St. Petersburg was everything it was rumored to be and more; I wish I could explain why. Even for a German game, the rules were complicated. There are cards for workers, buildings, and aristocrats; some of them generate income, some cost money, and all of them help you get points. But that’s as meaningless to you, reader, as it was to the four of us until we got under way. All I can tell you is that when the game started, it was still light out, and the next thing I knew, the sun had completely set and I’d amassed more different kinds of aristocrat cards than anyone else at the table, leaving me with the most victory points. In between, I looked up only when the one black woman at the Gathering came by and asked if we were done yet. I think she came by twice.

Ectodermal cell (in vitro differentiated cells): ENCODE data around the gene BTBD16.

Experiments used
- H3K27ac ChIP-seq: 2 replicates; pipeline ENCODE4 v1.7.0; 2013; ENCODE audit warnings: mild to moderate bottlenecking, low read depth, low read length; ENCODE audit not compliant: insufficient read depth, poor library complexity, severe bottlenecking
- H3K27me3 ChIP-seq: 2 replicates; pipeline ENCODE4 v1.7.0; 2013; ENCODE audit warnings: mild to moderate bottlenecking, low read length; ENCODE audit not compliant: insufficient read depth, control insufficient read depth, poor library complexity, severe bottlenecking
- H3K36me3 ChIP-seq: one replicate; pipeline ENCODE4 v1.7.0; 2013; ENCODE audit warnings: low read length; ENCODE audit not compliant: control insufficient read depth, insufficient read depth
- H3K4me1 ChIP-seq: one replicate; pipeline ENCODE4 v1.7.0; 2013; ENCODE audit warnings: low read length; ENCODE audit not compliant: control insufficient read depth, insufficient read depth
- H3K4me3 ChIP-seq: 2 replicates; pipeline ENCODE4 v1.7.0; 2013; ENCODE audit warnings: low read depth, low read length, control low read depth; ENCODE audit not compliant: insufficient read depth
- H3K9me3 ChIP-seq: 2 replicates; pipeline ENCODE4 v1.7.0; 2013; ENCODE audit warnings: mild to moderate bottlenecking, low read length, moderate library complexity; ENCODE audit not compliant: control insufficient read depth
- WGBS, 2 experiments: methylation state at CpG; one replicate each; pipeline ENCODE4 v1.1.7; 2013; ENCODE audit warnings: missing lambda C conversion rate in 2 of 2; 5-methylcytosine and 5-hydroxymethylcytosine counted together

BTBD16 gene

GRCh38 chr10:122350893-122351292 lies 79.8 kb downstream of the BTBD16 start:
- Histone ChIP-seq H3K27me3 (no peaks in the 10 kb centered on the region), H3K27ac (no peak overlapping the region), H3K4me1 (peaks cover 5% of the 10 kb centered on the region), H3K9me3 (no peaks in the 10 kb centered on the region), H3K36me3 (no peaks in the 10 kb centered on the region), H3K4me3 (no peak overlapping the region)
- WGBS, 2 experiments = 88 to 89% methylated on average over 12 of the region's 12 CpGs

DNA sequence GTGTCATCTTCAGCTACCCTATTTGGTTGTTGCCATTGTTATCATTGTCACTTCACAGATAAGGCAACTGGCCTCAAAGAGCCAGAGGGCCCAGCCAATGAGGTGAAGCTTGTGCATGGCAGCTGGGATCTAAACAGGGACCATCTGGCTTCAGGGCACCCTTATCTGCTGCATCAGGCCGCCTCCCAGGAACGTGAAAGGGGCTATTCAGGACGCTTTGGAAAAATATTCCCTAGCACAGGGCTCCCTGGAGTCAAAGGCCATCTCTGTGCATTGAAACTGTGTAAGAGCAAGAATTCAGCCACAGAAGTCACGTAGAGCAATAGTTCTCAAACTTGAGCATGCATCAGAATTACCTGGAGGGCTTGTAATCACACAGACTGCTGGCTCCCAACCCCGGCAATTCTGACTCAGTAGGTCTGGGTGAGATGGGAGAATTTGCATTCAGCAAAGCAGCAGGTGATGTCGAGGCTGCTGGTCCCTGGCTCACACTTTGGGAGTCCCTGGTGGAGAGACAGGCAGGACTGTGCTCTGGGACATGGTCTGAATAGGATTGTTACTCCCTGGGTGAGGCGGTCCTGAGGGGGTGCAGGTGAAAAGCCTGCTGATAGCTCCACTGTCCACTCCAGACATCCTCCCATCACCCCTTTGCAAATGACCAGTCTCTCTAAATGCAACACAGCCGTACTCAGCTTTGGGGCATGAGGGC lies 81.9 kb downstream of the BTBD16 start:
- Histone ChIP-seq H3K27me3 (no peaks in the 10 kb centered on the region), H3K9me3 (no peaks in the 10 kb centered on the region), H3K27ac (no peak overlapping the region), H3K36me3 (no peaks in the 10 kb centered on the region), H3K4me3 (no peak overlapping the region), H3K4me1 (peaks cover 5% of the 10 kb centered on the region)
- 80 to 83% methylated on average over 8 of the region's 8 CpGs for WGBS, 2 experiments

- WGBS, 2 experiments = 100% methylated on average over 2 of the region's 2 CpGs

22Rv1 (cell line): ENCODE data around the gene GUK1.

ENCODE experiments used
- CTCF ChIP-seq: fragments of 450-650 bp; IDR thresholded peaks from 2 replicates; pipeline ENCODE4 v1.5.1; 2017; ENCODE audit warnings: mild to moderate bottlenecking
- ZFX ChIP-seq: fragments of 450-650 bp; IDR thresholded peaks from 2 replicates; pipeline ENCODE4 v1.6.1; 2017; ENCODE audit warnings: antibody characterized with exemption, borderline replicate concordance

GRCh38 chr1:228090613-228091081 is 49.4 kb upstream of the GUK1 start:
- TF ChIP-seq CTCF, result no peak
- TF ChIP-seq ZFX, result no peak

Famished, the Germans and I dashed out to Bob Evans for a quick dinner, then back for more games: Thor, another Knizia card game; Werner, a motorcycle-building game based on a cult comic strip with nostalgic appeal for my new German friends; and Schnuff, also with cards, silly but vicious. At some point between Thor and Schnuff, we were joined by B., an American who spoke in German and apologized to Frank for his accent. The Germans answered in English, and eventually B. gave up. As we finished our third hand of Schnuff, B. pulled out a metal box containing dice and a customized deck of cards, and asked if we wanted to try something he’s been working on.